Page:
When do Braxton Hicks Contractions Begin?
Although Braxton Hicks contractions can begin as early as a couple of months into the first trimester of pregnancy, they usually begin around the 28th week of pregnancy.
If you have already given birth to a child before, you may notice that your Braxton Hicks contractions begin earlier than usual and are more intense.
Braxton Hicks contractions are most common in the third trimester. Unfortunately, Braxton Hicks contractions typically last until the baby is delivered, and can get very uncomfortable as your due date nears.
What do Braxton Hicks Contractions Feel Like?
Some women do not feel much discomfort with their contractions, while others definitely feel stronger Braxton Hicks contractions.
Usually, Braxton Hicks contractions are painless, causing only minor discomfort and annoyance. As you begin to get closer to your due date though, you may notice that your Braxton Hicks contractions are becoming stronger.
Braxton Hicks contractions tend to be infrequent and irregular, and can sometimes pop up out of nowhere.
They usually don’t last long, though it depends on your particular pregnancy; some women have Braxton Hicks contractions that can last as long as 5 minutes.
When you experience a Braxton Hicks contraction, you might be able to feel the muscles in your uterus contracting. It will cause your stomach to become rigid and hard, which you will be able to feel if you touch your belly.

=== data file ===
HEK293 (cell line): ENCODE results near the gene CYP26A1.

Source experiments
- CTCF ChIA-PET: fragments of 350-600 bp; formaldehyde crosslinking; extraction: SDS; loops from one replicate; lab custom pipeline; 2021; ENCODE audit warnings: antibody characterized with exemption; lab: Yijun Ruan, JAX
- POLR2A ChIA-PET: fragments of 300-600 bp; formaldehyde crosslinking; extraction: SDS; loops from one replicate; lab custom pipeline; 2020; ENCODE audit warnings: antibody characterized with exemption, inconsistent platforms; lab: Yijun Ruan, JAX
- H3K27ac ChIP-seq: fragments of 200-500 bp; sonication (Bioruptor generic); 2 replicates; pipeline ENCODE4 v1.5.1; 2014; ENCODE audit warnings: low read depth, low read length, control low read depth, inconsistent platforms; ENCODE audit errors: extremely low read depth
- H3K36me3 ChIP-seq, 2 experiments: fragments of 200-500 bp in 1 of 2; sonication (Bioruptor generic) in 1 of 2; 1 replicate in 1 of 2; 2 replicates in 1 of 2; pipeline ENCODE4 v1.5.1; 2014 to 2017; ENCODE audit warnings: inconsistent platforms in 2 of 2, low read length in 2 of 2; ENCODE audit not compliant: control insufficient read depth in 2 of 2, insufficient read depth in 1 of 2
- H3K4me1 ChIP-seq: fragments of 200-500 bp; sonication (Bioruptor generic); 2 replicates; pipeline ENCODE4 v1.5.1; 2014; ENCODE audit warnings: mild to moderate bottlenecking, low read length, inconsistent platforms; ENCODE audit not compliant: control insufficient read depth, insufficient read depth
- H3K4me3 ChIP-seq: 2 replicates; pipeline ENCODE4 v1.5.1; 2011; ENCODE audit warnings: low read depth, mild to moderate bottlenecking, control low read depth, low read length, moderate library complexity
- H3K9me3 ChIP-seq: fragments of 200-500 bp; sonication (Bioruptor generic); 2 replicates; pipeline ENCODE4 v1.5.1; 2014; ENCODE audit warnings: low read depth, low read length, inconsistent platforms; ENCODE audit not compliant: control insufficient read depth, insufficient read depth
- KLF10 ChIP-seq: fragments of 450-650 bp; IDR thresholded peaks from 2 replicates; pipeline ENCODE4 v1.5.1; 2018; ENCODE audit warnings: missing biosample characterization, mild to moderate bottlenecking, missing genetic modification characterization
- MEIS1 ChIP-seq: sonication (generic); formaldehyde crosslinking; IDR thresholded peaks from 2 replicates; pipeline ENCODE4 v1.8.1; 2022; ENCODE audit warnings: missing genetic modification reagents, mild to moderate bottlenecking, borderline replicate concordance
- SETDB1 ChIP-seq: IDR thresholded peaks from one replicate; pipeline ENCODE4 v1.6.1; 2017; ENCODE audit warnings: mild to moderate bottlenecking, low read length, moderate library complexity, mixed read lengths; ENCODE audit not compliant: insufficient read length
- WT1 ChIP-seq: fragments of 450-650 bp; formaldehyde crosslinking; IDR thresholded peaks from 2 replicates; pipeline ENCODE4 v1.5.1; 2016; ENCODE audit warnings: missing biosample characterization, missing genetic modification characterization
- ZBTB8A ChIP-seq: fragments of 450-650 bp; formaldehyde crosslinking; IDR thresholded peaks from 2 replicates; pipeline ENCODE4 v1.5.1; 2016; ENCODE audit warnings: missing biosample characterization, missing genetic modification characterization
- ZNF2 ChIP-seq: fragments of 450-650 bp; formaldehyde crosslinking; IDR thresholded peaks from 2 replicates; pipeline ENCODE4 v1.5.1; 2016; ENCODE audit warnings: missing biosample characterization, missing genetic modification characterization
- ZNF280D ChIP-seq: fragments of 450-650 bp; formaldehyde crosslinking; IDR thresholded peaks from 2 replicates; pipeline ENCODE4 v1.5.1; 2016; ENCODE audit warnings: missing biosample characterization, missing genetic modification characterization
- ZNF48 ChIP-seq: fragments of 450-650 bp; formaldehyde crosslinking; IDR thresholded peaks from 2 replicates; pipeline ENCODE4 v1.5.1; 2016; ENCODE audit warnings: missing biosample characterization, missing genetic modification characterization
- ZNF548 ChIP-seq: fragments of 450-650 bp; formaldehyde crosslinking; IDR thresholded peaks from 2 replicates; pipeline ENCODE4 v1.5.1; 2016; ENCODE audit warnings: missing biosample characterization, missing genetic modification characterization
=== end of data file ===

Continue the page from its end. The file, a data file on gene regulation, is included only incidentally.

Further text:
This rigidity typically lasts only for a few minutes. You may also feel moderate pain in the front of your abdomen which will then radiate down your body.
Common Braxton Hicks Triggers
Many women notice that certain things trigger their Braxton Hicks contractions.
Common triggers include:
- baby moving inside your body
- heavy exertion or exercise, especially carrying things
- touching your abdomen
- sexual intercourse
Learn more about how to tell the difference between braxton hicks contractions and real labor and also how to stay comfortable while experiencing braxton hicks contractions.
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